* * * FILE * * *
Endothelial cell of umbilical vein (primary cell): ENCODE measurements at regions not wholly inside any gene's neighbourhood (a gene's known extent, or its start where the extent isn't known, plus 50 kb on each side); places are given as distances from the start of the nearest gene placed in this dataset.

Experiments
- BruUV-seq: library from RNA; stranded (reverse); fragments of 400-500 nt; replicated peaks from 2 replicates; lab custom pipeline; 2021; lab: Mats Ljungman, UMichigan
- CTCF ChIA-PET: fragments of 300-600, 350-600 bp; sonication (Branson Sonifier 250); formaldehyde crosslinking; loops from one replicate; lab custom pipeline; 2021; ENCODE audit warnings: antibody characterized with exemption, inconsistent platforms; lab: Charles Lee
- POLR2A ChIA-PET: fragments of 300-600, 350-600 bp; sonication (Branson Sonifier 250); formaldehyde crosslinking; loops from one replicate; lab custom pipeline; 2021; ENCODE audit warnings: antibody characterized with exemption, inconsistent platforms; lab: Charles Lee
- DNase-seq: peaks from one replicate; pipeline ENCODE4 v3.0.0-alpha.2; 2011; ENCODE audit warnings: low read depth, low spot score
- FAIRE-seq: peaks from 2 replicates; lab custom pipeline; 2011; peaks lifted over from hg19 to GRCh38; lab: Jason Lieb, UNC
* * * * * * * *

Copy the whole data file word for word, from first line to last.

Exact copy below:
Endothelial cell of umbilical vein (primary cell): ENCODE measurements at regions not wholly inside any gene's neighbourhood (a gene's known extent, or its start where the extent isn't known, plus 50 kb on each side); places are given as distances from the start of the nearest gene placed in this dataset.

Experiments
- BruUV-seq: library from RNA; stranded (reverse); fragments of 400-500 nt; replicated peaks from 2 replicates; lab custom pipeline; 2021; lab: Mats Ljungman, UMichigan
- CTCF ChIA-PET: fragments of 300-600, 350-600 bp; sonication (Branson Sonifier 250); formaldehyde crosslinking; loops from one replicate; lab custom pipeline; 2021; ENCODE audit warnings: antibody characterized with exemption, inconsistent platforms; lab: Charles Lee
- POLR2A ChIA-PET: fragments of 300-600, 350-600 bp; sonication (Branson Sonifier 250); formaldehyde crosslinking; loops from one replicate; lab custom pipeline; 2021; ENCODE audit warnings: antibody characterized with exemption, inconsistent platforms; lab: Charles Lee
- DNase-seq: peaks from one replicate; pipeline ENCODE4 v3.0.0-alpha.2; 2011; ENCODE audit warnings: low read depth, low spot score
- FAIRE-seq: peaks from 2 replicates; lab custom pipeline; 2011; peaks lifted over from hg19 to GRCh38; lab: Jason Lieb, UNC